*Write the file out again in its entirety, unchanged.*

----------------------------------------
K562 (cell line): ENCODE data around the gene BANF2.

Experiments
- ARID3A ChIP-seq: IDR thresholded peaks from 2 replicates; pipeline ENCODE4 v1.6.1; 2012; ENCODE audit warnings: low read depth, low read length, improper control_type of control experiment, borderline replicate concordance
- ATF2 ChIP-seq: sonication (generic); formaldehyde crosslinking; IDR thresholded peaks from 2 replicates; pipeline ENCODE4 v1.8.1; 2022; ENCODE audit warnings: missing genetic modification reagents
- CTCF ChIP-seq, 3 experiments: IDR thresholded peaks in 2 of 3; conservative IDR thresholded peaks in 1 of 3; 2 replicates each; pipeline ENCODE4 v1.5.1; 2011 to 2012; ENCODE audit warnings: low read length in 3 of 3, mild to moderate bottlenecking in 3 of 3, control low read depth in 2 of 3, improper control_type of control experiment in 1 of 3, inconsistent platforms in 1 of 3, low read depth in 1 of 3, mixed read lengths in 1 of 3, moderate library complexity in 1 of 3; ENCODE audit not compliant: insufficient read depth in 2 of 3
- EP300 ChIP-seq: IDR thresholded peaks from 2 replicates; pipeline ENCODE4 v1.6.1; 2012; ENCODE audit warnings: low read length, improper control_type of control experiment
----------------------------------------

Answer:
K562 (cell line): ENCODE data around the gene BANF2.

Experiments
- ARID3A ChIP-seq: IDR thresholded peaks from 2 replicates; pipeline ENCODE4 v1.6.1; 2012; ENCODE audit warnings: low read depth, low read length, improper control_type of control experiment, borderline replicate concordance
- ATF2 ChIP-seq: sonication (generic); formaldehyde crosslinking; IDR thresholded peaks from 2 replicates; pipeline ENCODE4 v1.8.1; 2022; ENCODE audit warnings: missing genetic modification reagents
- CTCF ChIP-seq, 3 experiments: IDR thresholded peaks in 2 of 3; conservative IDR thresholded peaks in 1 of 3; 2 replicates each; pipeline ENCODE4 v1.5.1; 2011 to 2012; ENCODE audit warnings: low read length in 3 of 3, mild to moderate bottlenecking in 3 of 3, control low read depth in 2 of 3, improper control_type of control experiment in 1 of 3, inconsistent platforms in 1 of 3, low read depth in 1 of 3, mixed read lengths in 1 of 3, moderate library complexity in 1 of 3; ENCODE audit not compliant: insufficient read depth in 2 of 3
- EP300 ChIP-seq: IDR thresholded peaks from 2 replicates; pipeline ENCODE4 v1.6.1; 2012; ENCODE audit warnings: low read length, improper control_type of control experiment